The Houston Texans Should Have Fired Bill O'Brien Months Ago

Ryan Phillips
Minnesota Vikings v Houston Texans
Minnesota Vikings v Houston Texans / Bob Levey/Getty Images
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Bill O'Brien was fired on Monday as the Houston Texans finally cut him loose after an 0-4 start. O'Brien was in his seventh year with the franchise and had been entrusted with enormous power as head coach and general manager. He wasn't good at either job. In fact, the Texans should have cut him loose after last season.

O'Brien had an incredibly talented team at his disposal since taking over as Houston's head coach in 2014 and he wasted every opportunity to make a deep playoff run. He reached the postseason four times in his seven seasons and never got the Texans past the Divisional Round. He was 2-4 in the postseason overall. He also made some puzzling moves and oversaw a number of terrible losses.

The most egregious loss of his tenure came this past January. O'Brien's squad took a 24-0 lead over the Kansas City Chiefs in the second quarter during the Divisional Round of the playoffs. Then he stood there and watched as the Chiefs outscored his squad 51-7 over the rest of the game. It was so bad that Kansas City actually led 28-24 at halftime, as they reeled off 18 points in just more than nine minutes of game time to close the half. He should have been fired before he left the field.

The Texans allowed O'Brien to begin acting as their de facto general manager in the 2019 offseason. Since then he's made some wild trades that made very little sense. In 2019, he shipped two first-round picks and a second-rounder to the Miami Dolphins in exchange for Laremy Tunsil, Kenny Stills and a fourth-rounder. That's an insane haul to give up, even if Tunsil has been a good left tackle. He also handed Tunsil a massive extension that made him the highest-paid left tackle in football.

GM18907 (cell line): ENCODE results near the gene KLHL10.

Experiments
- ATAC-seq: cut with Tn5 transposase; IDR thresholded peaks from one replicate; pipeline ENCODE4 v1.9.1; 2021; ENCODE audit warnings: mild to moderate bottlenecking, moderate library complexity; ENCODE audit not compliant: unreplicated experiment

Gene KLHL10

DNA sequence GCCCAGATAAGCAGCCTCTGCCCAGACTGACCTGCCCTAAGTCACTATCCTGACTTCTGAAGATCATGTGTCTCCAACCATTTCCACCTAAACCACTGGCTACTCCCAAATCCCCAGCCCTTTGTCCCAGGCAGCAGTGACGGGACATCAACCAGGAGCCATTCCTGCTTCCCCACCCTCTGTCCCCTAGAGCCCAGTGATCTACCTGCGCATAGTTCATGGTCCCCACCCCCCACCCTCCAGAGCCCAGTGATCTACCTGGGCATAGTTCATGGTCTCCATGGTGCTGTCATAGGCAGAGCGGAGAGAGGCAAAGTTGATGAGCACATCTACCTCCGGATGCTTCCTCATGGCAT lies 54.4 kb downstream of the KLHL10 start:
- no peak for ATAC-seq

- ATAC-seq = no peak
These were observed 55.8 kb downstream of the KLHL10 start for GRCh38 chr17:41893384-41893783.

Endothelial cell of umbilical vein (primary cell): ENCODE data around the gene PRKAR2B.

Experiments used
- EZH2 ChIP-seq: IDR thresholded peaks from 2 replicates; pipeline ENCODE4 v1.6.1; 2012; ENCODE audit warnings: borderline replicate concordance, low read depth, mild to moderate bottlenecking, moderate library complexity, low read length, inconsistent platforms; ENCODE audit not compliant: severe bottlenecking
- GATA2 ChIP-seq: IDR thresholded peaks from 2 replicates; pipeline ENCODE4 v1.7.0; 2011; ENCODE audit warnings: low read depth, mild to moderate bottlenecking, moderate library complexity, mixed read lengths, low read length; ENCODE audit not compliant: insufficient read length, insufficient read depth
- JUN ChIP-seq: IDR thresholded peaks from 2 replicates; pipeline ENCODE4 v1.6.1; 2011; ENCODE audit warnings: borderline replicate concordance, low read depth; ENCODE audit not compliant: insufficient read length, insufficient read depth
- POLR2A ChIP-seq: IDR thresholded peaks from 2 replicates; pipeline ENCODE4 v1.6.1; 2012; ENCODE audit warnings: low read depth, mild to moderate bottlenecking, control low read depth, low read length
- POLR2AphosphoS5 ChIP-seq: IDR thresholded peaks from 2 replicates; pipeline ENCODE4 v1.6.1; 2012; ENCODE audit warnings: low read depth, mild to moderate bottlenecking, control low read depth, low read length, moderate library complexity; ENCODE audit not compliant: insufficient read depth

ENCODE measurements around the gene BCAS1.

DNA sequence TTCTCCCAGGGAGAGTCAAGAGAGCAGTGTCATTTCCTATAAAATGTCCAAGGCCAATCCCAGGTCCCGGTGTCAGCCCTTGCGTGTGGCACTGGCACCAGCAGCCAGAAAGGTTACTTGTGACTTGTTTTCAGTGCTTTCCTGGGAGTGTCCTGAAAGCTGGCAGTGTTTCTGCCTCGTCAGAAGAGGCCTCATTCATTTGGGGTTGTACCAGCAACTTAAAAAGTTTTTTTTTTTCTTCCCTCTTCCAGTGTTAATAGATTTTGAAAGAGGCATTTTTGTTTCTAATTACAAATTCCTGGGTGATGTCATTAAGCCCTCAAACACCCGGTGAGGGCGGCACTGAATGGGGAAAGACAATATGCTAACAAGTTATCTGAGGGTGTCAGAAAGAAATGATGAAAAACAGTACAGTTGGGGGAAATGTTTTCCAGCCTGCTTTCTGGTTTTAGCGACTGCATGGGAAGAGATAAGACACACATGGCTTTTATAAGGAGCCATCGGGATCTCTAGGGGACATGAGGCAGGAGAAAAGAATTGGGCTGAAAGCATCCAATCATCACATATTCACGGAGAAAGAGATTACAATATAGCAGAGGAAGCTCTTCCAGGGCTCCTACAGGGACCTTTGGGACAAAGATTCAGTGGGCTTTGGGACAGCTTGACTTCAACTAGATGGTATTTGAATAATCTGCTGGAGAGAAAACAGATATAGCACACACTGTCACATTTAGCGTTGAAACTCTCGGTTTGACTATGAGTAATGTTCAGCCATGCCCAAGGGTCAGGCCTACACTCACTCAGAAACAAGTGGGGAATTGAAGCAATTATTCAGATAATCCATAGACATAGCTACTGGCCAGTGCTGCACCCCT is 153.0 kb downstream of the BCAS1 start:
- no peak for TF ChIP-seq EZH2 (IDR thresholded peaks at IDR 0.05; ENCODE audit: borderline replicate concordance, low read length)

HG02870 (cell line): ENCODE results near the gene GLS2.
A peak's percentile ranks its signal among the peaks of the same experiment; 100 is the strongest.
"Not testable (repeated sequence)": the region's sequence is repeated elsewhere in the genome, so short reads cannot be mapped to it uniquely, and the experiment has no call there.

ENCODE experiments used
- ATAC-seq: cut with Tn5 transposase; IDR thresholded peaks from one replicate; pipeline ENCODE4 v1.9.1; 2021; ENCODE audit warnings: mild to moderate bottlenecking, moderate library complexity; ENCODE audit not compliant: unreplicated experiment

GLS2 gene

Less than a year after doing that, he refused to give DeAndre Hopkins a contract extension and traded him. The deal was universally condemned as he sent Hopkins and a fourth-round pick to the Arizona Cardinals in exchange for a second-round pick, a fourth-rounder and David Johnson. Yes, he traded one of the best receivers in football and failed to get a first-rounder in return.

O'Brien clearly didn't learn anything from former boss Bill Belichick about stacking draft assets. He treated his picks with disdain, repeatedly shipping them out for lesser talent. He traded a third-rounder for middling running back Duke Johnson and spent another third-rounder on cornerback Gareon Conley. Neither guy has made much of an impact.

He also stuck the Texans with overpaying Brandin Cooks and Randall Cobb who were both added over the offseason.

During his tenure, O'Brien had so many All-Pro caliber talents at his disposal and he failed to capitalize. J.J. Watt, DeAndre Hopkins, Jadeveon Clowney, Tunsil, Duane Brown and Deshaun Watson all had outstanding seasons playing for him, yet he couldn't guide all that talent to the next step in the postseason. His coaching record with the franchise is a disappointing 52-48 (.520). That's all he could muster with that much talent around him in years where his AFC South competition has been largely awful.

O'Brien's firing should have happened a long time ago. Now the Texans are without their former All-Pro receiver and won't pick until the third-round of the 2021 NFL Draft. So O'Brien hamstrung his successor's ability to improve the roster. He truly is the gift that keeps on giving.

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